It’s a good idea for people with diabetes to eat lots of vegetables, and one of the best veggies for diabetes is asparagus! Learn why asparagus is a diabetes superfood and how you can add it to your diabetes diet.
Did your parents constantly tell you to “eat your veggies” when you were younger? You might not have enjoyed hearing this as a child, especially if you were a picky eater – but there’s a good reason why it’s such a classic piece of advice. Increased vegetable intake can improve just about anyone’s health, and that’s especially true for people living with diabetes. Veggies are a nutritious source of carbohydrates, and they often come packed with valuable fiber, nutrients, and vitamins.
There’s no denying that asparagus is one of the healthiest vegetables out there, whether you have diabetes or not. And if you are living with diabetes or are trying to reduce your diabetes risk, there’s reason to believe this delicious vegetable can help! Read on to find out what makes asparagus so amazing.
Asparagus May Help Fight Diabetes
According to a study published in the British Journal of Nutrition, adding asparagus to your diet might help you keep diabetes symptoms under control. This study, performed at Pakistan’s Karachi University, looked at rats with diabetes. Half of the rat population received asparagus extract for a month, while the other half received glibenclamide, a drug used to treat type 2 diabetes. The result: Small amounts of the asparagus extract appeared to help with blood sugar control. More significant amounts had the same effect – and the benefit of increased insulin production.
Better yet, this study supports previous research done on the topic of asparagus and diabetes. Another study, which appeared in the British Medical Journal in 2006, found that asparagus consumption was linked to an 81-percent increase in the body’s ability to use glucose.
Even More Asparagus Health Benefits
On its own, the link between asparagus and improved diabetes control would be enough of a reason to put this vegetable on your plate. But the health perks of asparagus don’t stop there! When you make a point of eating asparagus regularly, you’ll also get:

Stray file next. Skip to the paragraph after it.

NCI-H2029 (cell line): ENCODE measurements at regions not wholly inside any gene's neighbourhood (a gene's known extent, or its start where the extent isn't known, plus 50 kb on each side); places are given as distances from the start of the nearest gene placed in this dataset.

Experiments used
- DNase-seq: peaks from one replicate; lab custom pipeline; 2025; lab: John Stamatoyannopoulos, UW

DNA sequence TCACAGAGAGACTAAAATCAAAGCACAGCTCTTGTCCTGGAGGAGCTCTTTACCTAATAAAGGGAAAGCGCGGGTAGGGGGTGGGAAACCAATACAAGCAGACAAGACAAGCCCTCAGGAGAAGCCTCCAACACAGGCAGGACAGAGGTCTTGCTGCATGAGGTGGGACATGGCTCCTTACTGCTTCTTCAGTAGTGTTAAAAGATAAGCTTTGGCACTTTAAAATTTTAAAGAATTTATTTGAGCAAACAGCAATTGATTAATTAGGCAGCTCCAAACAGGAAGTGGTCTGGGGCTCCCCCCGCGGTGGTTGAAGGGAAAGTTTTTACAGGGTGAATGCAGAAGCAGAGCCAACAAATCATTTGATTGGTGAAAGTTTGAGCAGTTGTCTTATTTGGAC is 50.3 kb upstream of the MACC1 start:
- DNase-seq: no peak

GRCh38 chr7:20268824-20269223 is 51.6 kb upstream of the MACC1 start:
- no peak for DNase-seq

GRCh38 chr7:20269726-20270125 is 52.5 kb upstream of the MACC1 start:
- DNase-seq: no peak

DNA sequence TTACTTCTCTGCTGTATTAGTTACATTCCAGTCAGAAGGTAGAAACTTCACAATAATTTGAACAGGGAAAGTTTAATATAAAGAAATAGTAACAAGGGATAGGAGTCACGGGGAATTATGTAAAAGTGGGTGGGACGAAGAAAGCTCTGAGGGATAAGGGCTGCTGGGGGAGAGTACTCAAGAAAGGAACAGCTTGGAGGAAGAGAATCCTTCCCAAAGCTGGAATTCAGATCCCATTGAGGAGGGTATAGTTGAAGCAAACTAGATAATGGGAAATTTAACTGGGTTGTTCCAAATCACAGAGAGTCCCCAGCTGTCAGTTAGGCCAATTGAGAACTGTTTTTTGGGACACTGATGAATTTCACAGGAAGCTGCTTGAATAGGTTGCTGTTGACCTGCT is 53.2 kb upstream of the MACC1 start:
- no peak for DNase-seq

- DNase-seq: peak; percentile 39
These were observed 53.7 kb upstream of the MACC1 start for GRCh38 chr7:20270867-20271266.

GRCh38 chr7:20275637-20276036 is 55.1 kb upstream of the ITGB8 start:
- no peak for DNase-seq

- High levels of folate. One 5.3-ounce serving of asparagus delivers 60 percent of your recommended daily allowance of folacin. The vitamin folate is important for making red blood cells and for cell division.
- Low in calories and with countless nutrients. Asparagus boasts fiber, thiamin, vitamins A, B6, and K – just to name a few.
- Good source of antioxidants. Asparagus is rich in Vitamins C and E, and the antioxidants called flavonoids and polyphenols.
- Antioxidants have been shown to prevent the accumulation of free radicals and may reduce chronic disease.
- Can improve digestive health. Asparagus is high in insoluble fiber which adds bulk to stool and supports regular bowel movements. It also contains small amounts of soluble fiber, which dissolves in water and forms a gel like substance in the digestive tract.
- Lots of minerals. While asparagus is known for its iron and copper content, you’ll also get a bit of potassium, calcium, phosphorus, and manganese from this vegetable. Since it can help lower blood pressure, potassium is vital for treating diabetes.
Asparagus Nutritional Values
Are you looking for the nutritional values for asparagus? Here they are:
|Serving size||1 cup|
|Dietary Fiber||3 grams|
|Protein||6 percent DV|
|Vitamin A||20 percent DV|
|Vitamin C||12 percent DV|
|Iron||16 percent DV|
|Vitamin B6||5 percent DV|
Adding Asparagus to Your Diabetes Diet is Easy
If you’re like many people, eating more vegetables is easier said than done – especially if you have bad memories of eating asparagus as a kid. Still, if you take the time to prepare it right, asparagus can be as delicious as it is nutritious.
Give one of these ideas a try:
- Add asparagus spears to soups, omelets, casseroles, and pasta.
- Serve steamed asparagus with some parmesan and olive oil drizzled on top.
- For extra protein and a unique flavor, eat asparagus along with pistachios or other nuts.
- Make a healthy, delicious appetizer by grilling asparagus stalks with onions and macadamia nut oil.
- Try stir-frying asparagus, along with sesame seeds, pepper, ginger, and garlic for added flavor.
Control Diabetes with Asparagus – And ADS
Whether asparagus is already one of your favorite vegetables or you haven’t eaten it in years, it’s always a bright idea to use this veggie the next time you cook dinner. When you do, you’ll be able to appreciate how it’s helping you manage your diabetes!
Along with eating a healthy diet, a crucial part of diabetes management is ensuring you have the diabetes supplies you need. Whether you use insulin, glucose meters, continuous glucose monitors, or other supplies, you can count on ADS to ship them to you as quickly and reliably as possible!